Garrison democracy is also an elaborate platform of theft, fraud and “conversion of public funds and assests and property into personal possession of the grand garrison commander and cabal through looting and dubious privatization progarmme”. The garrison regime is also the most subservient to imperialism in the history of Nigeria. Obasanjo behaves like a sheepish school bo, when in the presence of the representatives of the imperialist powers, and it is on record that nearly every aspect of our national life, from the economy to defence, have been handed over to the dictates of imperialism.

It is implicit in the practice of garrison democracy, to exploit the mechanism of divide and rule amongst the Nigerian people and use and dump within the elite, to hold on to power. The Obasanjo cabal has supported or exploited “ the highest and bloodiest ethnic, religious, regional and geopolitical conflicts in the histoty of Nigeria. It has broken the constitutional breaches of federal character provision beyond recognition. The regime has deeply ethicized the federal civil service through poen sectionalist recruitment and rationalizations and also discriminated citing of federal projects. The country has never so divied along ethnic and regional and religious lines including the civil war period as under the garrison democracy led by president Obasanjo.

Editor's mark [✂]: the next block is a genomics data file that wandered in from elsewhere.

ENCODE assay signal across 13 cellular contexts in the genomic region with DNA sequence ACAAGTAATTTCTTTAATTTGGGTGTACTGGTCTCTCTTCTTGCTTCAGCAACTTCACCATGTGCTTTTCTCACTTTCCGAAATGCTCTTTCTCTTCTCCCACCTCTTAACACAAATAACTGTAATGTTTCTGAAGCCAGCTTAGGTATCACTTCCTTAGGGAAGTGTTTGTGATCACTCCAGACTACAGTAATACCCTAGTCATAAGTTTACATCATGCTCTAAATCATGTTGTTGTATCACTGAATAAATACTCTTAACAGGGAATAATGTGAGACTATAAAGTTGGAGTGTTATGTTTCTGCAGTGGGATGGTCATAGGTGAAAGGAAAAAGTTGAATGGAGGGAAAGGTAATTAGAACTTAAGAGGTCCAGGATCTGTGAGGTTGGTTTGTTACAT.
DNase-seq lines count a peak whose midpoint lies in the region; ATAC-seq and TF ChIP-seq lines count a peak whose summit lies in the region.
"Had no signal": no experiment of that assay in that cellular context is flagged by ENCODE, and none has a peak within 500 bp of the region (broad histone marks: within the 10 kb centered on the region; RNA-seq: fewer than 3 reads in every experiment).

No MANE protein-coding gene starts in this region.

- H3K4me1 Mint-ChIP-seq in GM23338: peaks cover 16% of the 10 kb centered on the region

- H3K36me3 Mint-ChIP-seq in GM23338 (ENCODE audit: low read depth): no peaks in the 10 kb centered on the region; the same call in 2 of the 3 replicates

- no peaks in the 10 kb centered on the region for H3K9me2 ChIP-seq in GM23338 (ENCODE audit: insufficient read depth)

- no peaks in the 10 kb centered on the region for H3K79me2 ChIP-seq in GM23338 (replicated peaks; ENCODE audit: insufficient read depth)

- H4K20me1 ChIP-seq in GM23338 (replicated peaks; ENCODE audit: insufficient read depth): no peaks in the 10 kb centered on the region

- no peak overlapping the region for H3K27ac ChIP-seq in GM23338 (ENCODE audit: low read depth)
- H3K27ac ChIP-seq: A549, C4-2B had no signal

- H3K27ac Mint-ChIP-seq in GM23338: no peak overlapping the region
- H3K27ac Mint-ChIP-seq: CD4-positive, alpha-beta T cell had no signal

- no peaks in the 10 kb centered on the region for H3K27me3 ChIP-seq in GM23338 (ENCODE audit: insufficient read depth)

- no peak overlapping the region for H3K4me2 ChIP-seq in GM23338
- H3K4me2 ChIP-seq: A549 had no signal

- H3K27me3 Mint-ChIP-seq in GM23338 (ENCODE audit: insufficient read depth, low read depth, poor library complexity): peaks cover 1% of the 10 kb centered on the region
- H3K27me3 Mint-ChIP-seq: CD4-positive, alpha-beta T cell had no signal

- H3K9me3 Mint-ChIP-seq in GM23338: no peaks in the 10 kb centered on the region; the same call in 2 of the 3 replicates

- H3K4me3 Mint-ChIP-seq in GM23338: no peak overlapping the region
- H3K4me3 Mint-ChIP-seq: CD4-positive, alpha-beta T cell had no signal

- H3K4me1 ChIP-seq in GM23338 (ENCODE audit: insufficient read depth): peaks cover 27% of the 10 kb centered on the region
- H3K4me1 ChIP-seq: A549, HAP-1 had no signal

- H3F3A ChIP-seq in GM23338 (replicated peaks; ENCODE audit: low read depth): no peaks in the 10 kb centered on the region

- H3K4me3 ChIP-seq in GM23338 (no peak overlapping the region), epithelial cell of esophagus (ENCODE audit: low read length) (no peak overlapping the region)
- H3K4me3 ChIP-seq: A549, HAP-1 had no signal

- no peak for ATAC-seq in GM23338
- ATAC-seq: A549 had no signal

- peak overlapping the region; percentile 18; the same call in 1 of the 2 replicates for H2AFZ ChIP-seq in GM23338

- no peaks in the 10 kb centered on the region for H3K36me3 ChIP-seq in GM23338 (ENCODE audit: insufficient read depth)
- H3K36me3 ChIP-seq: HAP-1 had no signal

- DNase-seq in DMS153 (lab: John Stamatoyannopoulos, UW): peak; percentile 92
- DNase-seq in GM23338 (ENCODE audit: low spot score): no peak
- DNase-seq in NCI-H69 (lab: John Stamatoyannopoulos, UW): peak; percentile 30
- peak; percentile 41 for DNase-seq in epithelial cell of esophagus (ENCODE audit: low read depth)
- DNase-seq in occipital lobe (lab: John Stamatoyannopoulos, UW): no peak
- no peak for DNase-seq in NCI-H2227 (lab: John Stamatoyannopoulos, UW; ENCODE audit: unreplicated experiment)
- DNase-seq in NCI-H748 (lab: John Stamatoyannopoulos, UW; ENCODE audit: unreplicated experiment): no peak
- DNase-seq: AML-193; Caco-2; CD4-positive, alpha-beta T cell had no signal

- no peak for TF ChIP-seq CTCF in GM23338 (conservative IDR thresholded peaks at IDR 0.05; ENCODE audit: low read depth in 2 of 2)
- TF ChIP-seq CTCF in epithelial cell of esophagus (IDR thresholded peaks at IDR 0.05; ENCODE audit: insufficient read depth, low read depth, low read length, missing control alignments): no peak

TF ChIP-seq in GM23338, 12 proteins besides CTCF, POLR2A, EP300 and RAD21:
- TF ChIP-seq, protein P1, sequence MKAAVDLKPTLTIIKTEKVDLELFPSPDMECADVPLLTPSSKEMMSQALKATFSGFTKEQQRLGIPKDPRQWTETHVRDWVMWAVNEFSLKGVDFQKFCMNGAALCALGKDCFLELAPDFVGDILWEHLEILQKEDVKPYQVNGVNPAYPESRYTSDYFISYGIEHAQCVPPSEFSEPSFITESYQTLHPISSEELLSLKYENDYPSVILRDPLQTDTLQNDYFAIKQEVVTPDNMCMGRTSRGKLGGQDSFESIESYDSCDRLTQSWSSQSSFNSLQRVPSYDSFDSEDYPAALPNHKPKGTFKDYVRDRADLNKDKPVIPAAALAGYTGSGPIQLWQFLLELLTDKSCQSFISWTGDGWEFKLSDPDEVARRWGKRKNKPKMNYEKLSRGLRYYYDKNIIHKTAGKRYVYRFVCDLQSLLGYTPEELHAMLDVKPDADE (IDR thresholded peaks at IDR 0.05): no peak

The garrison democracy regime employs the instruments of state power to sponsor or abet violence, political assassination, systematic abuse of human rights and the freedom of Nigerians as individuals or in communities. State sponsored, extra-judicial executions have been documented in the eight years of the regime, a regime that has also entered history as the “most lawless regime in terms of breaking the national constitution, in which it is said to have committed over 150 impeachable offences between 1999 and 2007”.

You would have noticed that I have quoted very extensively from the characterizations of garrison democracy today. This is because it is vital to lay bare what we have experienced in the past eight years, under the regime of General Olusegun Obasanjo in order to give an indication of the job that we have on our hands, in the immediate future. What is playing out today in institute their garrison command as the only option of development available to Nigerians and acceptable to them, and on the other hand, a growing movement to institute agenuinely democratic and patriotic system built on the real interests of the Nigerian people.